The pesky yellow and black caterpillar of this moth has a reputation for overeating in orchards.
Adult Yellow-necked Caterpillar Moths do not have yellow necks, but their offspring do. The moth is a light brown color with thin, dark brown lines crossing its wings. A dark, furry thorax is covered in dense hairs that could be dark brown or a shade of maroon. It blends in well among the deciduous trees in its woodland habitat.
Caterpillars are black with yellow lines from head to rear. A black head has a bright yellow collar around its 'neck'. The legs are yellow or orange with black and yellow feet. The entire caterpillar is covered in both short and long, thin white hairs. They feed on the leaves of apple, oak, willow, and birch trees to the point of becoming pests. After they are finished with a leaf, only its stalk is left behind. One or two broods can be produced each year. Look for them posing in a back bend where the head and rear end lift off the branch and come close to touching.
Scientific Name: Datana ministra
Butterfly or Moth
Size (Adult; Length): 20mm to 53mm (0.78in to 2.07in)
Colors: brown; red
Descriptors: brown lines; red hair; furry head; flying
Note: An insect's reach is not limited by lines drawn on a map and therefore species may appear in areas, regions and/or states beyond those listed above as they are driven by environmental factors (such as climate change), available food supplies and mating patterns. Grayed-out selections indicate that the subject in question has not been reported in that particular territory. U.S. states and Canadian provinces / territories are clickable to their respective bug listings.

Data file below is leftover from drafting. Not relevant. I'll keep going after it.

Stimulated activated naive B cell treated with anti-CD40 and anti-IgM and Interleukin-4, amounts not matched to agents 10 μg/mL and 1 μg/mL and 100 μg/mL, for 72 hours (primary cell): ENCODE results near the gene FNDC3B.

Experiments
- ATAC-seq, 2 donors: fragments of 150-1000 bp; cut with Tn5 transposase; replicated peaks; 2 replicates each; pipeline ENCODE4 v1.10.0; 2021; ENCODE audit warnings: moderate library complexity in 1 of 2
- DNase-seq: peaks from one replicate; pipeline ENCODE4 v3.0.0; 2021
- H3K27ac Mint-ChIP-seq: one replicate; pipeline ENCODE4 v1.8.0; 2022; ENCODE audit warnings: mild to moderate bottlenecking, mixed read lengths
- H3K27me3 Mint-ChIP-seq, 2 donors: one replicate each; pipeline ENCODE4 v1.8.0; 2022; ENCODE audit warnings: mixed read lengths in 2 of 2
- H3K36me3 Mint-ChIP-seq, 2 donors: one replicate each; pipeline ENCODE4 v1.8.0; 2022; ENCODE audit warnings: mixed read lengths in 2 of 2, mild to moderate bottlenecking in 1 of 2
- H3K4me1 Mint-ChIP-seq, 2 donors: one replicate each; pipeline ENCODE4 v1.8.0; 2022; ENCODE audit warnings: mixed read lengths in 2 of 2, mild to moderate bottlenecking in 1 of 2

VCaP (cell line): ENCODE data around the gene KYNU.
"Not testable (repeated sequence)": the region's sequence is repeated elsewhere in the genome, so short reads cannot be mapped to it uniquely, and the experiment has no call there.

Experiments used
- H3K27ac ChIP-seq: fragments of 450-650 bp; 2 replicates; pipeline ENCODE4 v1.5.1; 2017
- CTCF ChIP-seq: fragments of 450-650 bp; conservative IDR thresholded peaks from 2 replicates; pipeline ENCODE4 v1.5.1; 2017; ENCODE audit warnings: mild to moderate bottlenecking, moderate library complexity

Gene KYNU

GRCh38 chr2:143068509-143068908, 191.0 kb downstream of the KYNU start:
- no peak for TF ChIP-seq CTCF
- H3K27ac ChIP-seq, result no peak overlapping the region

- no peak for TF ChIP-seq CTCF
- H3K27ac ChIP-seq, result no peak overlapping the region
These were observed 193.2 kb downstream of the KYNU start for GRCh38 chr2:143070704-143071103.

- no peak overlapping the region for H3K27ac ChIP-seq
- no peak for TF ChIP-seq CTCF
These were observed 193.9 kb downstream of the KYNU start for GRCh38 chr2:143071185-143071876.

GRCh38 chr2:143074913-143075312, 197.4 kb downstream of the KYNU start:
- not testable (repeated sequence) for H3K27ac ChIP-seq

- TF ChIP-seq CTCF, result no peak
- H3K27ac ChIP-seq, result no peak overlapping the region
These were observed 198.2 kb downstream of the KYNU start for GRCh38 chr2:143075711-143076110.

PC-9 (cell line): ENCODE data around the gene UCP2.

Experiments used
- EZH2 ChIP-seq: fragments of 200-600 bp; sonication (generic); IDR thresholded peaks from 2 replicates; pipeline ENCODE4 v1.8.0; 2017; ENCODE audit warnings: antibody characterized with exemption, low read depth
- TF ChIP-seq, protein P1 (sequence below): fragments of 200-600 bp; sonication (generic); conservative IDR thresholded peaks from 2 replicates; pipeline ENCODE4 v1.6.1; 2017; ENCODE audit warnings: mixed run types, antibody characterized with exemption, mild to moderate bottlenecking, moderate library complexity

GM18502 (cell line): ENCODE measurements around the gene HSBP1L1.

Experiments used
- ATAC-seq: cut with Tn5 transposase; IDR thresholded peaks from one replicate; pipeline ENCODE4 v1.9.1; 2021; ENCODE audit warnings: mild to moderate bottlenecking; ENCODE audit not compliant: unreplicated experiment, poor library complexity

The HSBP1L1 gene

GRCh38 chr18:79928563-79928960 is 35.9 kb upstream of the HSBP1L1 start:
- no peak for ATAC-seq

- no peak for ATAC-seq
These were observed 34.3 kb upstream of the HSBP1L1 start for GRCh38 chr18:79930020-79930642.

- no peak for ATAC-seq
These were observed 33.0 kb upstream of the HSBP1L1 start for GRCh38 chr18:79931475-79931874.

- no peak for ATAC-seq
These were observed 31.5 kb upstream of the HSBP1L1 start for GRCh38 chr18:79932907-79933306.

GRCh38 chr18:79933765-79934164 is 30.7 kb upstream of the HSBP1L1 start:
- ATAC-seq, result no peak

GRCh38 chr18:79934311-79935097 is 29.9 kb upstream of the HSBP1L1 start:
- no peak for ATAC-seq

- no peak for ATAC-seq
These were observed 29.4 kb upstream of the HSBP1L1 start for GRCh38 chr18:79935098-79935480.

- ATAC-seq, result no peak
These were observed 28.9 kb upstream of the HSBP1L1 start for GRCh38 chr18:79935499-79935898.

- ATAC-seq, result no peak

Butterfly and Moth Anatomy
Antennae: Butterflies and Moths have a pair of antennae on the head used as sensors.
Head: The head is home to the insect's eyes, antennae, and proboscis.
Thorax: Home to the three pairs of legs as well as vital internal organs.
Abdomen: Contains vital internal organs such as the heart(s) and reproduction facilities.
Forewing: The upper, forward wing pair used for flying.
Hindwing: The lower, rearward wing pair used for flying.
NOTE: Butterflies and Moths are part of the Lepidopteran order as they share many similarities.